On that rank ordering, we put Jay Rosen in the top 10 out of 100m people. And the people above him?
    Henry Blodget – publisher extraordinaire of BusinessInsider
    KevGlobal – digital strategist at the Guardian (I admit this looks a bit high to me, sorry Kev!)
    Tim Bradshaw – FT's Media correspondent
    Rafat Ali – founder, PaidContent
    Erick Schonfeld – US blogger
    JD Lasica – US digital media commentator
    David Ffolkenfilk – NPR media editor
    GE Anderson – China specialist
    Dan Gillmor – media professor

    As I mentioned on the video with Scoble, being identified in the top 20 ranks is a pretty strong indicator of how your authority is perceived on the social Web. The problem companies are trying to solve is not a macro-scale one not a precise rank ordering one.
    We do think the rank ordering is interesting, and certainly an interesting tool for exploring how effective we are being. But I'm not sure I would go as far as state that 9th vs 10th is a huge difference.

    We can definitely do a better job at showing the distribution of authority in every topic–which in turn would show that we're putting Jay in the top 25 (actually top 10, as it happens) out of 1.8m people on the topic of media; and in the top 1% (i.e. top 18,000) across all topics. (For comparison, I only make it in the top 90,000 overall, i.e. top 5% ).

    A few challenges:
    Topic definition: we've defined the 'Media' topic as a global media topic (not just a US media topic). Regionalisation of industry topics is definitely a challenge–being based in India you probably take a more global perspective than most of the domestic US market–but in our testing people were frequently surprised to see the odd authority creep in from 'other' markets like China, India or the UK.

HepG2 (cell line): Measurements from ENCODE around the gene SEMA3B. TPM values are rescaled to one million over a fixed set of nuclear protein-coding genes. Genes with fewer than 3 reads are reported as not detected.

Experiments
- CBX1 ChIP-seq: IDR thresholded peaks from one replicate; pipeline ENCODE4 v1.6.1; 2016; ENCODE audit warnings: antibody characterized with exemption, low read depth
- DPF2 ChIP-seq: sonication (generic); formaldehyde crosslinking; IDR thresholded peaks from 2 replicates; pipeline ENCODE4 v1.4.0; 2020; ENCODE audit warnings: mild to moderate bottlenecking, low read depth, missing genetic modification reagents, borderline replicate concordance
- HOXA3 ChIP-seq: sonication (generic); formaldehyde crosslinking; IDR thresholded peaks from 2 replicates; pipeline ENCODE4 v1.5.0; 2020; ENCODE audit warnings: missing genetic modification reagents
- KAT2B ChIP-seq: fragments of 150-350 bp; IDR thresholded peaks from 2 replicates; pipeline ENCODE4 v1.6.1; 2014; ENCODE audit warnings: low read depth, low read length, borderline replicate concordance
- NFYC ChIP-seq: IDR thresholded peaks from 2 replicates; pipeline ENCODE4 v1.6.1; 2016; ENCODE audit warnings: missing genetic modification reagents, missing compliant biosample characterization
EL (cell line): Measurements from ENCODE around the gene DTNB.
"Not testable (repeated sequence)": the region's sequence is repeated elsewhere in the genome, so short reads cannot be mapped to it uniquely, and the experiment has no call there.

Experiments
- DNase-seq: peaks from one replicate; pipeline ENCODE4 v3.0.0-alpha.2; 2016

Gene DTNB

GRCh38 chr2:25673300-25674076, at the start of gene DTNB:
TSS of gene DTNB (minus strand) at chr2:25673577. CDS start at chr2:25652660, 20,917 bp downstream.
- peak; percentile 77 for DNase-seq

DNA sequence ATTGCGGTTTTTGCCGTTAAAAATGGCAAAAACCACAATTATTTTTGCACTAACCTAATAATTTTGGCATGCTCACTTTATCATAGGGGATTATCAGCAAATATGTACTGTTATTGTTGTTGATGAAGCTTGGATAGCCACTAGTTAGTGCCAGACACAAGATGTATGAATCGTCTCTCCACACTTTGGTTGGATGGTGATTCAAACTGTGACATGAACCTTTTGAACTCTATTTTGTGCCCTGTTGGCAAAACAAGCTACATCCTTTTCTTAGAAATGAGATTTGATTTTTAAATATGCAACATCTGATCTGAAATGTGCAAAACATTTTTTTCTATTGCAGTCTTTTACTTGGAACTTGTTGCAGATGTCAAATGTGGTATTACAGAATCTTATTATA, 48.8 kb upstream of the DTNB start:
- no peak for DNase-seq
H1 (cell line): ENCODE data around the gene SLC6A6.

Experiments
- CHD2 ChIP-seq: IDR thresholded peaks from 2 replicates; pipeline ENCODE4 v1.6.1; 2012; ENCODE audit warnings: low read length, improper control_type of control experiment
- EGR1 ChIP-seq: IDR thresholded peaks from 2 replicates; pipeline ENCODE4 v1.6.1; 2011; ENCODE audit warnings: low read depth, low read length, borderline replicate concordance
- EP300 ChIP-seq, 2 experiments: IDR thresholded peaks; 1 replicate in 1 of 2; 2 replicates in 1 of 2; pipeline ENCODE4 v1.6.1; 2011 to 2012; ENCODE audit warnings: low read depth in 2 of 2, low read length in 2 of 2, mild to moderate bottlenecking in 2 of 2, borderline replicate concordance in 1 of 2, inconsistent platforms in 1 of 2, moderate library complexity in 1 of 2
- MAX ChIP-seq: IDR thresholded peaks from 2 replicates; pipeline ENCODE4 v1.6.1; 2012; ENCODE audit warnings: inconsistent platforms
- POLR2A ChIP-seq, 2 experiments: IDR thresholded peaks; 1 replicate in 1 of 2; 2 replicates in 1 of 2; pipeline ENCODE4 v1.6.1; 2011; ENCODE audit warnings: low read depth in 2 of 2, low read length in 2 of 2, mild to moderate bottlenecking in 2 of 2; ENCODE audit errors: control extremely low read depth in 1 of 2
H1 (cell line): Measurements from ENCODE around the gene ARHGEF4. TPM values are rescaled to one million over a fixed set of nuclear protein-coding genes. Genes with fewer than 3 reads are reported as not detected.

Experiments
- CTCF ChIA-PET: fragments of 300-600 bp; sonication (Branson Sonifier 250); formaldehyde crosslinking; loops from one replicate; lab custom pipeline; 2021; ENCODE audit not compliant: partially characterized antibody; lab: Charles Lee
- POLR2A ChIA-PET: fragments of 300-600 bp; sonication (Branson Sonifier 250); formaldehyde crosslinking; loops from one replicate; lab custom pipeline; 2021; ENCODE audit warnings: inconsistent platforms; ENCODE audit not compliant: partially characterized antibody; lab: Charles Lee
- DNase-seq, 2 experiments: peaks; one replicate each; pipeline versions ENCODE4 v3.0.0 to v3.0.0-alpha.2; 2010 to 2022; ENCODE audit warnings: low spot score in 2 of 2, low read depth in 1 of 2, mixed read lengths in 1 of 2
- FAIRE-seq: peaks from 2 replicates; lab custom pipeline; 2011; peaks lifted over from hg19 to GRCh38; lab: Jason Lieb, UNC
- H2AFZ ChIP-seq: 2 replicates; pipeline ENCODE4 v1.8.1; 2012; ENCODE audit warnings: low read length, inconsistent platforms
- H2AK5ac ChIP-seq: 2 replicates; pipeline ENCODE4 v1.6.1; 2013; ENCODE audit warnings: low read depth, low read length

We're open to forking topics more regionally (i.e. having a regional US media topic and a regional Chinese media topic–certainly something to look at). An interesting case we discussed with someone (call them Bob) was in an industrial sector where an unfamiliar name popped in to the top 20 lists, after some investigation the result was that the person was Chinese, writing about Chinese companies in that sector, and Bob's inbound assumption was that 'all authorities would be American, talking about American things' (not his exact words, but a sentiment to make Fukuyama proud.)

    The second issue which you rightly point out — was different behaviours, such as sharing via link feeds or favourites. Scoble i think is moving away from favourites, in favour of RTs (or so I read).

    Louis is a particularly interesting edge case which we have *specifically* discussed. And we decided at this point it is too marginal to do anything with.
    One of the largest problems any link-based analysis has is the cheapness of echoing links via twitterfeed (thanks Mario!)–and if we go back to our principles–we are trying to emphasis connections that impose a cost to the originator.
    We might review this in due course–if it becomes common place. Or if there is a clear user rationale to address it. I have already emailed Louis to get his feedback — and hopefully we'll be able to understand better what the requirements are.

    Thanks for the continued attentions! It is extremely helpful.

  • Hey Mahendra,

    Appreciate you starting these great conversations about the influence/authority space.

    A couple quick notes about where we are on Klout:

    – We have been pulling data from Facebook and other services and bolstering our analysis for months. We are about to launch a much deeper integration of these services and I think you'll be impressed with the breadth and quality of the analysis we are doing.

    – We did put the country specific Twitter lists on hold. It ended up not being as popular with users as we had hoped so we decided to shelf it for the time being. I would like to get these out though and we may revisit.